IOWA CITY – In a bold move, the Iowa City Council voted unanimously this week to rezone the stretch of Melrose Avenue between the railroad bridge and Melrose Circle to allow only blind deaf-mutes to reside in those areas.
The new zoning designation takes effect on July 1 and is done to curb the complaining from current residents about the unruly fan behavior during the 7 game day Saturdays.
The council had been discussing ways to regulate game day vendors in the area, whose presence gives rise to less-than-desirable behavior by Hawkeye fans who pass through the area while walking to-and-from Kinnick Stadium.
Blake Squallquist, a longtime Melrose Avenue resident, said for years his neighborhood has been subjected to massive amounts of litter and unruly fan behavior, including public intoxication, indecent exposure from people who stop to urinate on their property, and flagrant trespassing through lawns and gardens.
Squallquist said he was shocked during Labor Day Weekend in 1999 when he awoke to thousands of people passing by his house, dressed as bumblebees, drinking beer and eating meat on a stick.
“I moved in during February of that year,” recalled Squallquist. “I knew there was some historic structure at the corner of Melrose and Hawkins, but nobody told me it was still in use for anything. I figured it was just some old football museum or something.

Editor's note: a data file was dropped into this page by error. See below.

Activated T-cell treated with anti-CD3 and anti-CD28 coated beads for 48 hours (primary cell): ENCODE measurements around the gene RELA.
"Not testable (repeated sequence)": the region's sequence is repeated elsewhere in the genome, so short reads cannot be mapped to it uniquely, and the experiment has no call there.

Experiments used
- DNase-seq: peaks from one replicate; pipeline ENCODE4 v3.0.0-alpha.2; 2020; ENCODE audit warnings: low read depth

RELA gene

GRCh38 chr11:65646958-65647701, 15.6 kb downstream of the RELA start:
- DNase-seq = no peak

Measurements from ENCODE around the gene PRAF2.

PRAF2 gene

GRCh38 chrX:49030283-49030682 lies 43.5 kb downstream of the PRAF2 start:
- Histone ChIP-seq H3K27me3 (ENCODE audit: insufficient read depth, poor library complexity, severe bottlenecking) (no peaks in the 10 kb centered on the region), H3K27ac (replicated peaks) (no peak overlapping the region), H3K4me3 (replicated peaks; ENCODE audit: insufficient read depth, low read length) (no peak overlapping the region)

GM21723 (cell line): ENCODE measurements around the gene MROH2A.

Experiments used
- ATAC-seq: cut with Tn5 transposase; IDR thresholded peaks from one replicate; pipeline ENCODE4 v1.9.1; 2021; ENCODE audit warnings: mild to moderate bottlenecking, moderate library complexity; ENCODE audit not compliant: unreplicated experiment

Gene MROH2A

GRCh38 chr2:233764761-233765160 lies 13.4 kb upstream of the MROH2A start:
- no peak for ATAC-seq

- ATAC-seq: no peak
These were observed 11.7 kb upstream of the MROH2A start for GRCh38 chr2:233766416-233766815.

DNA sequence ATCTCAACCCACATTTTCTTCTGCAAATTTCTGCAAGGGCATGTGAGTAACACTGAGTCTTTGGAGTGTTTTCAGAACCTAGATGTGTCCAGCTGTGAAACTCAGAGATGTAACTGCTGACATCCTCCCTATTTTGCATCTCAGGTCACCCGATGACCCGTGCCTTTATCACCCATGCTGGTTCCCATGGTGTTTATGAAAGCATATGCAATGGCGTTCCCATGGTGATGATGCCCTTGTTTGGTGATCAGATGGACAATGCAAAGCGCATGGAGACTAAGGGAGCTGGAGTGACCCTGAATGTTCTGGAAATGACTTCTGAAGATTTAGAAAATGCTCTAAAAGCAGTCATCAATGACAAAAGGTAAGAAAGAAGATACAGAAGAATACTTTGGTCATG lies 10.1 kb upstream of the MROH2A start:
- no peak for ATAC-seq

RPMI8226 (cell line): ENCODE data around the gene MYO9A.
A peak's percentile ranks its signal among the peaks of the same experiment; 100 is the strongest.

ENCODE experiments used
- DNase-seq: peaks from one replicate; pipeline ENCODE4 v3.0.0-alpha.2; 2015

“The whining from these residents is really getting out of control,” said Councilman Harry Lickens. “Seriously: they live in an area where a hundred thousand people congregate seven Saturdays throughout the year. What do they expect?”
“By allowing only deaf-mutes to live in the area surrounding Kinnick Stadium, the problem is solved,” said Mayor Nat Lowek. “Those folks won’t see or hear any of these behaviors by the fans. Consequently, we don’t have to listen to any more of this crap.”
By July 1, all current residents of the newly rezoned area must either become blind, deaf, and mute, or vacate their houses.
Local blind deaf-mutes were thrilled by the new zoning law passed by the council.
“We hah foe a wong tie beh wahn to wiv in a ew aeah,” said Richard Gastwink, a local blind deaf-mute. “We ah oh ick uh dih wave we we vow.”
“It’s not like fan behavior is going to change,” pointed out Lowek. “The best we can hope for is to curb the bitching from the people who live in the neighborhood. This should do the trick. See no evil, hear no evil…lack the ability to bitch about evil.”